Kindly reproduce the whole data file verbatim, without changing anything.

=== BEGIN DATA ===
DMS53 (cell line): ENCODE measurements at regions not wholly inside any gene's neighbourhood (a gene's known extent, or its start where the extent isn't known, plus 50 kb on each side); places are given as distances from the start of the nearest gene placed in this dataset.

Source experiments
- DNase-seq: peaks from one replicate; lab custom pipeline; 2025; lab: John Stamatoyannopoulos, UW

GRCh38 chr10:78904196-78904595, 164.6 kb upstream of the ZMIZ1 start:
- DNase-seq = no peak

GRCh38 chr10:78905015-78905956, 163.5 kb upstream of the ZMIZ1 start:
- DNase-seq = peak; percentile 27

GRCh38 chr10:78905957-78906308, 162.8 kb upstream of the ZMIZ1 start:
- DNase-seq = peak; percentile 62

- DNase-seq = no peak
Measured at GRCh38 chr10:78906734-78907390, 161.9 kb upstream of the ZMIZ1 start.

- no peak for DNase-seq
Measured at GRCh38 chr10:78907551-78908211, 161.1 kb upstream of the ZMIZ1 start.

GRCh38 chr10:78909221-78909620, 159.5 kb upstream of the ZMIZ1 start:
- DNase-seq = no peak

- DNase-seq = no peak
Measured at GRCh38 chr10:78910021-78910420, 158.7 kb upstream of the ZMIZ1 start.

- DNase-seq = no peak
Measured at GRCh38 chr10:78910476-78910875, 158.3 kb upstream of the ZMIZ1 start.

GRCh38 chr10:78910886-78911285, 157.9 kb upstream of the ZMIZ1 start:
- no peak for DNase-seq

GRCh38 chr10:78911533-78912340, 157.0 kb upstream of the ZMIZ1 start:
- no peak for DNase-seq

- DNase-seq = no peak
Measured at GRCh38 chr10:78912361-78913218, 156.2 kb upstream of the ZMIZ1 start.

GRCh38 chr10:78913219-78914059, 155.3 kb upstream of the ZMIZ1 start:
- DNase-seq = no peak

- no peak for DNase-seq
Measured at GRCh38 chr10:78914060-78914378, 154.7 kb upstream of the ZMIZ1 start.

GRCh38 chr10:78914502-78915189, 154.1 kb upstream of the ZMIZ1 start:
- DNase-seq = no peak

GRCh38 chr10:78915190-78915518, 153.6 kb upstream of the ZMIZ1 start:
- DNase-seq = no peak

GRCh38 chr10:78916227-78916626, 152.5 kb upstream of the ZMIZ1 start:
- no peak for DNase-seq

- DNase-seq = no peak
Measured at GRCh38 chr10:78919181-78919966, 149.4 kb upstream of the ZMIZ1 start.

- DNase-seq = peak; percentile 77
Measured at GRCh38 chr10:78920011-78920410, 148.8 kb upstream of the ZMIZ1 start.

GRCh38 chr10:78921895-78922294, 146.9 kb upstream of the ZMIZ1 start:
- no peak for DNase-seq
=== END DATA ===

DMS53 (cell line): ENCODE measurements at regions not wholly inside any gene's neighbourhood (a gene's known extent, or its start where the extent isn't known, plus 50 kb on each side); places are given as distances from the start of the nearest gene placed in this dataset.

Source experiments
- DNase-seq: peaks from one replicate; lab custom pipeline; 2025; lab: John Stamatoyannopoulos, UW

GRCh38 chr10:78904196-78904595, 164.6 kb upstream of the ZMIZ1 start:
- DNase-seq = no peak

GRCh38 chr10:78905015-78905956, 163.5 kb upstream of the ZMIZ1 start:
- DNase-seq = peak; percentile 27

GRCh38 chr10:78905957-78906308, 162.8 kb upstream of the ZMIZ1 start:
- DNase-seq = peak; percentile 62

- DNase-seq = no peak
Measured at GRCh38 chr10:78906734-78907390, 161.9 kb upstream of the ZMIZ1 start.

- no peak for DNase-seq
Measured at GRCh38 chr10:78907551-78908211, 161.1 kb upstream of the ZMIZ1 start.

GRCh38 chr10:78909221-78909620, 159.5 kb upstream of the ZMIZ1 start:
- DNase-seq = no peak

- DNase-seq = no peak
Measured at GRCh38 chr10:78910021-78910420, 158.7 kb upstream of the ZMIZ1 start.

- DNase-seq = no peak
Measured at GRCh38 chr10:78910476-78910875, 158.3 kb upstream of the ZMIZ1 start.

GRCh38 chr10:78910886-78911285, 157.9 kb upstream of the ZMIZ1 start:
- no peak for DNase-seq

GRCh38 chr10:78911533-78912340, 157.0 kb upstream of the ZMIZ1 start:
- no peak for DNase-seq

- DNase-seq = no peak
Measured at GRCh38 chr10:78912361-78913218, 156.2 kb upstream of the ZMIZ1 start.

GRCh38 chr10:78913219-78914059, 155.3 kb upstream of the ZMIZ1 start:
- DNase-seq = no peak

- no peak for DNase-seq
Measured at GRCh38 chr10:78914060-78914378, 154.7 kb upstream of the ZMIZ1 start.

GRCh38 chr10:78914502-78915189, 154.1 kb upstream of the ZMIZ1 start:
- DNase-seq = no peak

GRCh38 chr10:78915190-78915518, 153.6 kb upstream of the ZMIZ1 start:
- DNase-seq = no peak

GRCh38 chr10:78916227-78916626, 152.5 kb upstream of the ZMIZ1 start:
- no peak for DNase-seq

- DNase-seq = no peak
Measured at GRCh38 chr10:78919181-78919966, 149.4 kb upstream of the ZMIZ1 start.

- DNase-seq = peak; percentile 77
Measured at GRCh38 chr10:78920011-78920410, 148.8 kb upstream of the ZMIZ1 start.

GRCh38 chr10:78921895-78922294, 146.9 kb upstream of the ZMIZ1 start:
- no peak for DNase-seq